“It’s grown substantially over the last six months. It takes time to kind of hone in your messaging and what you want to be known as or represent yourself away from the racetrack, away from your craft.

“So, there’s no rhyme or reason to when to do it, how to do it. It’s just feeling comfortable with what you’re doing.”


As Inauguration Day approached last month, Wallace wanted to send a message on a day of significant change with a new President and the nation’s first female vice president, as well as the first Black American and first person of South Asian descent to hold that office.

“I was thinking I want to say something here because it was a change for everybody in the nation,” Wallace told NBC Sports. “So, I was just trying to encourage people who know what the outcome is going to be. We have to embrace it and somewhat try to enjoy the journey no matter what side you’re on, what you look like, who you are.”

He tweeted:

He has sought to be positive with his message, mirroring the notion of “Compassion, Love, Understanding.”
It’s what he leaned on in calling for the banning of the Confederate flag last year.

“What I want is just for people to not feel uncomfortable,” Wallace said last June. “The first thing they talk about is feeling uncomfortable because of something that reminds them of a negative past and that has so much negative history behind it.”

It’s an issue the sport has faced throughout its existence. In 1999, as Chris Bristol — a 23-year-old Black racer seeking to work his way up NASCAR’s ranks — cited the Confederate flag as something difficult to ignore.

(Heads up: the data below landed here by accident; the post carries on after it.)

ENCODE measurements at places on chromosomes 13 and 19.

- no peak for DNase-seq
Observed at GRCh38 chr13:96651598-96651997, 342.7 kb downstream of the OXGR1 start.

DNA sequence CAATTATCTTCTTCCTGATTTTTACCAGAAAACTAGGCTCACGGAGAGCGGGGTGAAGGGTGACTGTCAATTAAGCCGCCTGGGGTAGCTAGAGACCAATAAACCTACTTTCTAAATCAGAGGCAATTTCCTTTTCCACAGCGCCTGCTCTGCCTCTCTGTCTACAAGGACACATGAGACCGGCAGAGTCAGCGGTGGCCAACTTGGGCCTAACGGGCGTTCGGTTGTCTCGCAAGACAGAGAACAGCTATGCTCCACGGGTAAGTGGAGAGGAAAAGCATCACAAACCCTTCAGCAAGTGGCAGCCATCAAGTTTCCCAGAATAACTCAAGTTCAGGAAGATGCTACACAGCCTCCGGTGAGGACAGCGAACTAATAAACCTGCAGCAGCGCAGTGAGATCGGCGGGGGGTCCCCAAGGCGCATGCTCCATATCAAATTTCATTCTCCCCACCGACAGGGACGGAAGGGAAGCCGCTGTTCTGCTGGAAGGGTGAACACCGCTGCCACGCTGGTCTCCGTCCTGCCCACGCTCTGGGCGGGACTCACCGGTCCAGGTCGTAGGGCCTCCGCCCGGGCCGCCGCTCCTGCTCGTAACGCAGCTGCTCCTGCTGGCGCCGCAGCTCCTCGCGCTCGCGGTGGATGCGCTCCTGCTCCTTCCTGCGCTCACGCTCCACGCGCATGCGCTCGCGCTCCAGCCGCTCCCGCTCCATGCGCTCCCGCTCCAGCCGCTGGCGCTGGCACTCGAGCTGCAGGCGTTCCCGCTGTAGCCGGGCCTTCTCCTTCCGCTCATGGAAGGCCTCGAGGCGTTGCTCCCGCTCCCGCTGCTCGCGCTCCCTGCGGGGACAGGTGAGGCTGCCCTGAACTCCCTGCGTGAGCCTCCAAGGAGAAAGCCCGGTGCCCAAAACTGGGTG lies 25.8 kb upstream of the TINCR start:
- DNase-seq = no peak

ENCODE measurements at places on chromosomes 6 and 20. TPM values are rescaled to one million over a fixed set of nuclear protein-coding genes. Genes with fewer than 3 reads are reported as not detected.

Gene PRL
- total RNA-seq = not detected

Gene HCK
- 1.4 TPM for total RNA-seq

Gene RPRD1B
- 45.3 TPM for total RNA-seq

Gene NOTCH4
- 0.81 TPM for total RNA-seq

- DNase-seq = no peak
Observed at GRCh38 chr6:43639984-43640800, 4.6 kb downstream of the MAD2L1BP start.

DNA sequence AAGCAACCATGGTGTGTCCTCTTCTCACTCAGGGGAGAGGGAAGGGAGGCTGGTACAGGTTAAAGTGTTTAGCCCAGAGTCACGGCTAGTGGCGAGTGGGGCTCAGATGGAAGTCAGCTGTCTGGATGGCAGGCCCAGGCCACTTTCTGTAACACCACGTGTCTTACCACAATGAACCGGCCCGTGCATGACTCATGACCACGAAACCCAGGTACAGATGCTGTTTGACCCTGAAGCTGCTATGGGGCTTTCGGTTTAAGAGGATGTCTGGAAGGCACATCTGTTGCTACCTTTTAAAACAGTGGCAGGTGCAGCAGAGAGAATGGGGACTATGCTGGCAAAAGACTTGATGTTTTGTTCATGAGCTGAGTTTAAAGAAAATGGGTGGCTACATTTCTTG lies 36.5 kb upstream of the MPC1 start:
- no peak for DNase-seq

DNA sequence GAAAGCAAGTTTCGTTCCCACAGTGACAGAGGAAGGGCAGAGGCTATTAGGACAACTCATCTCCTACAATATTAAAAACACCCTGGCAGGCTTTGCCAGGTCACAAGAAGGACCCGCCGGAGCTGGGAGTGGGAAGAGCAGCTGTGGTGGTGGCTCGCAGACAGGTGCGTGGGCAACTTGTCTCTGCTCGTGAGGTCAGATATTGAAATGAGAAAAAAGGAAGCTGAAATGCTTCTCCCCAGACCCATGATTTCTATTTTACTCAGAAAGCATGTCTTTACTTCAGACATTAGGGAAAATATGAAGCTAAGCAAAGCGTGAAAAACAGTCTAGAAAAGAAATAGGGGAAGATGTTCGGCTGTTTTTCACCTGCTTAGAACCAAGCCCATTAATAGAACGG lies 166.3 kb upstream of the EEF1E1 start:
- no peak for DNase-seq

“You see 500 rebel flags flying in the air,” he told the News & Record of Greensboro, N.C., then, “it’s like, ‘Whoa, am I really wanted here?’”

NASCAR’s decision to ban the Confederate flag last year at its events came a few days after the sport stopped the cars on the track before the Atlanta race and NASCAR President Steve Phelps addressed competitors and fans, saying:

“Our country is in pain and people are justifiably angry, demanding to be heard. The Black community and all people of color have suffered in our country and it has taken far too long for us to hear their demands for change. Our sport must do better. Our country must do better.”

NASCAR Cup Series GEICO 500

TALLADEGA, ALABAMA - JUNE 22: NASCAR drivers stand in solidarity with Bubba Wallace, driver of the #43 Victory Junction Chevrolet, during pre-race ceremonies prior to the NASCAR Cup Series GEICO 500 at Talladega Superspeedway on June 22, 2020 in Talladega, Alabama. A noose was found in the garage stall of NASCAR driver Bubba Wallace at Talladega Superspeedway a week after the organization banned the Confederate flag at its facilities. (Photo by Chris Graythen/Getty Images)

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Later that month, a garage rope was found tied into a noose in the stall for Wallace’s team at Talladega. Drivers and team members stood in solidarity with Wallace before the race. The FBI ruled there was no hate crime because the garage rope had been like that since October and there was no way to know Wallace’s team would have that garage several months later. Even so, some on social media accused Wallace of masterminding the event to gain attention although he did not discover the noose.